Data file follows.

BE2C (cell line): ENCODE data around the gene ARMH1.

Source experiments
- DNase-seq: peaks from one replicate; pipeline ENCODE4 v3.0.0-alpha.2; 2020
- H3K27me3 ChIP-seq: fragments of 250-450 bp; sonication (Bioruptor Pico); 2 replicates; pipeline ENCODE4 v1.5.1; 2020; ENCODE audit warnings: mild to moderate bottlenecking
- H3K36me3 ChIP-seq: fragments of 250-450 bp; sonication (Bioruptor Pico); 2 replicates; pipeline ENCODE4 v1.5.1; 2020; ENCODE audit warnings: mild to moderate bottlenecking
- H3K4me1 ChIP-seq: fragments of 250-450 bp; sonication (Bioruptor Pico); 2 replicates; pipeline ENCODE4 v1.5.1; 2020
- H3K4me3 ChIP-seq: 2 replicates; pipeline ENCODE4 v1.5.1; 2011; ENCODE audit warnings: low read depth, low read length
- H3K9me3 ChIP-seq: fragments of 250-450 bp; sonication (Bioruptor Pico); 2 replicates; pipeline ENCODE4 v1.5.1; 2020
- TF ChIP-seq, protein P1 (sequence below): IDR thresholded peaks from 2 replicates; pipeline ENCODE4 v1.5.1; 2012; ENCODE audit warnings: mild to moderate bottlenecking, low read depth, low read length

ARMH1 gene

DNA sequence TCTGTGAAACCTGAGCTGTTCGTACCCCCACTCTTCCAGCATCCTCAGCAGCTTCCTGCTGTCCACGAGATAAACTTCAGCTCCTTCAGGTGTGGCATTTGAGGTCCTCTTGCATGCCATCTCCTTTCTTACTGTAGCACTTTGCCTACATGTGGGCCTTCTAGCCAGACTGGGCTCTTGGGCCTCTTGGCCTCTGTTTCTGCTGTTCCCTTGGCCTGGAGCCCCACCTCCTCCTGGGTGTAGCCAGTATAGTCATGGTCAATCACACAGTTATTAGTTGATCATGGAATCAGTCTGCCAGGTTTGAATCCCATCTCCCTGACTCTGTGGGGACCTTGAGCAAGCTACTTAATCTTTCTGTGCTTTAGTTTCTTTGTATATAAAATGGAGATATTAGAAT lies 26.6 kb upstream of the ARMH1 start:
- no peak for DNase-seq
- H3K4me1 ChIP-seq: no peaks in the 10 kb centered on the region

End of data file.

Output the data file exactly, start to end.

BE2C (cell line): ENCODE data around the gene ARMH1.

Source experiments
- DNase-seq: peaks from one replicate; pipeline ENCODE4 v3.0.0-alpha.2; 2020
- H3K27me3 ChIP-seq: fragments of 250-450 bp; sonication (Bioruptor Pico); 2 replicates; pipeline ENCODE4 v1.5.1; 2020; ENCODE audit warnings: mild to moderate bottlenecking
- H3K36me3 ChIP-seq: fragments of 250-450 bp; sonication (Bioruptor Pico); 2 replicates; pipeline ENCODE4 v1.5.1; 2020; ENCODE audit warnings: mild to moderate bottlenecking
- H3K4me1 ChIP-seq: fragments of 250-450 bp; sonication (Bioruptor Pico); 2 replicates; pipeline ENCODE4 v1.5.1; 2020
- H3K4me3 ChIP-seq: 2 replicates; pipeline ENCODE4 v1.5.1; 2011; ENCODE audit warnings: low read depth, low read length
- H3K9me3 ChIP-seq: fragments of 250-450 bp; sonication (Bioruptor Pico); 2 replicates; pipeline ENCODE4 v1.5.1; 2020
- TF ChIP-seq, protein P1 (sequence below): IDR thresholded peaks from 2 replicates; pipeline ENCODE4 v1.5.1; 2012; ENCODE audit warnings: mild to moderate bottlenecking, low read depth, low read length

ARMH1 gene

DNA sequence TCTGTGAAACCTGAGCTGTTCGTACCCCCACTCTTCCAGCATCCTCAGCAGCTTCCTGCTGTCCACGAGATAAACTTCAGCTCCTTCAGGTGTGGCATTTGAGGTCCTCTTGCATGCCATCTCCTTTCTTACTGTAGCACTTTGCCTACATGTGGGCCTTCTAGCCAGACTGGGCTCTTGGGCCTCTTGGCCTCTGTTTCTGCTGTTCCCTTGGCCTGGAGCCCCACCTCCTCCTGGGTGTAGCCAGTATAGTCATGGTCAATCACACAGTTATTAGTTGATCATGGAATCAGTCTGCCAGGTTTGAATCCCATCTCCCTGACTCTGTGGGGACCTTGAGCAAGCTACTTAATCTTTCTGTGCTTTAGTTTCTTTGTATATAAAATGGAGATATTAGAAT lies 26.6 kb upstream of the ARMH1 start:
- no peak for DNase-seq
- H3K4me1 ChIP-seq: no peaks in the 10 kb centered on the region